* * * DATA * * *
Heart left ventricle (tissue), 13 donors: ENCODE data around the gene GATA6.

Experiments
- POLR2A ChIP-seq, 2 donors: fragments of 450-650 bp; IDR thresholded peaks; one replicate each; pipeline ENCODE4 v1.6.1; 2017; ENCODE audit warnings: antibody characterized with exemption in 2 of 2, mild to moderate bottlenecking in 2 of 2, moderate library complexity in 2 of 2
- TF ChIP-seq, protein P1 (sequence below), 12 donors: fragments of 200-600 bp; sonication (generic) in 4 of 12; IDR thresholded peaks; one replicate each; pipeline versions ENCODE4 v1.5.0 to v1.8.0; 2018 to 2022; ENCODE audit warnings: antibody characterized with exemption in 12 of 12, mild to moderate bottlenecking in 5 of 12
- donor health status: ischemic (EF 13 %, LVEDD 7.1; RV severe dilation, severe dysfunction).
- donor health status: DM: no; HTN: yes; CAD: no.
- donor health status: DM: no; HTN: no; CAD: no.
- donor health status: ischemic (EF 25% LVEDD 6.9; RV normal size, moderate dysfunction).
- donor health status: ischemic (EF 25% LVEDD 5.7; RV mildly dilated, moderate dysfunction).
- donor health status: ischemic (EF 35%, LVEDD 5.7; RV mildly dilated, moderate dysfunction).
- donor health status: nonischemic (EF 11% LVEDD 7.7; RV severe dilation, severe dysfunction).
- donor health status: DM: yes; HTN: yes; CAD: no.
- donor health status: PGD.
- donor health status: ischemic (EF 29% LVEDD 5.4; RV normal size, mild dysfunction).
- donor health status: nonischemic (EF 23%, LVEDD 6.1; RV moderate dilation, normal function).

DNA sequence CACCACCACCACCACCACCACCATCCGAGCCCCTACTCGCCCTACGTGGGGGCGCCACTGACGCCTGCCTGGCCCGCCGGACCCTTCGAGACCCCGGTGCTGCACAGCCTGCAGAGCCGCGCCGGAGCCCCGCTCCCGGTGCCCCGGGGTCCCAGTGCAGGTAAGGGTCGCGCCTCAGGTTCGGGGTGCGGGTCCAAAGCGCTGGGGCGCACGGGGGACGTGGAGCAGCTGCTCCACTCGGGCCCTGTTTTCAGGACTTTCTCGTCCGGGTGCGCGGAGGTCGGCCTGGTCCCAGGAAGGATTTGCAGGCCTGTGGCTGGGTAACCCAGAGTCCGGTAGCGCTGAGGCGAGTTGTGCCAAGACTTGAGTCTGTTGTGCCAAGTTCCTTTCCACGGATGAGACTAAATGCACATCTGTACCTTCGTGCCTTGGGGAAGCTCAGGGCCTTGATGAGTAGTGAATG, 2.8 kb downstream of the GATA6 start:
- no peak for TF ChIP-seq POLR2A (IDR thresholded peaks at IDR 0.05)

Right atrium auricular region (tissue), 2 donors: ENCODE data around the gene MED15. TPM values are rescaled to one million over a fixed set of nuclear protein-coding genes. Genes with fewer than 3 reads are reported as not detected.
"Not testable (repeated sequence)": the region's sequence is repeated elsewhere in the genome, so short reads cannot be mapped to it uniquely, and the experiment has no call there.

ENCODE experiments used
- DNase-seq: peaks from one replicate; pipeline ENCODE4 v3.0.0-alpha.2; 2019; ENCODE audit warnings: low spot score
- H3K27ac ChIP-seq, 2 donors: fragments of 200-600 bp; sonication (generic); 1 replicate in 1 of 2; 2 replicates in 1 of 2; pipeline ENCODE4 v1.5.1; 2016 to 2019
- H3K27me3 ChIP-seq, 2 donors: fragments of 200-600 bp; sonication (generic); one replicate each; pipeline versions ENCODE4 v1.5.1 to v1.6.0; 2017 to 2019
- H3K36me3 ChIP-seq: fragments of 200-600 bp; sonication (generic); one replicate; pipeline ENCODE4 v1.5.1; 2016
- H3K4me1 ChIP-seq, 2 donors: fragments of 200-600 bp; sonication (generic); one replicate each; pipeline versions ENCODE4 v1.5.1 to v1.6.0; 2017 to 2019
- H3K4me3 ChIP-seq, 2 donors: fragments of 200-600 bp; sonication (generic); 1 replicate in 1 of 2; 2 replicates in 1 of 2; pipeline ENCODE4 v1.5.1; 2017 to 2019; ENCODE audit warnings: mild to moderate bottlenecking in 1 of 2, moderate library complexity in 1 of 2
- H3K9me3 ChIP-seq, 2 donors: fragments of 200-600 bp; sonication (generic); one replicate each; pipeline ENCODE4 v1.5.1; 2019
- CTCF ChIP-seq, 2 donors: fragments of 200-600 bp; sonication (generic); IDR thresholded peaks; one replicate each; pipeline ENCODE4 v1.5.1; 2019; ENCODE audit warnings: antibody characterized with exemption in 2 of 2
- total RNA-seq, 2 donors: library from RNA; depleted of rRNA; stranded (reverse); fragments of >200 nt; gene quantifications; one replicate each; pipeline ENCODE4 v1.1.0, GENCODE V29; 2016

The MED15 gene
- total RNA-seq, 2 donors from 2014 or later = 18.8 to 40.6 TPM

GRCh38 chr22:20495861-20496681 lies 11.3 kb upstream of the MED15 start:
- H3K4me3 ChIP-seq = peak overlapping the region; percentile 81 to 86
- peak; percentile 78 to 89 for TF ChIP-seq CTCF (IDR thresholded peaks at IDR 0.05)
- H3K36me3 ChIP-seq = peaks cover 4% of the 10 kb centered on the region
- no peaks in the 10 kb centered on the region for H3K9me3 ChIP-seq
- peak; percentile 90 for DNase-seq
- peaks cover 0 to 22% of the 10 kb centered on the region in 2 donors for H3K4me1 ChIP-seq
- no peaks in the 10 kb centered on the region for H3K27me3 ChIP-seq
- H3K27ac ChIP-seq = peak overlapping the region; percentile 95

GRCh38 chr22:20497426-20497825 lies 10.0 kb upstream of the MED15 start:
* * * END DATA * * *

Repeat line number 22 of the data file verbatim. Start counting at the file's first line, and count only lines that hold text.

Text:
- H3K27ac ChIP-seq, 2 donors: fragments of 200-600 bp; sonication (generic); 1 replicate in 1 of 2; 2 replicates in 1 of 2; pipeline ENCODE4 v1.5.1; 2016 to 2019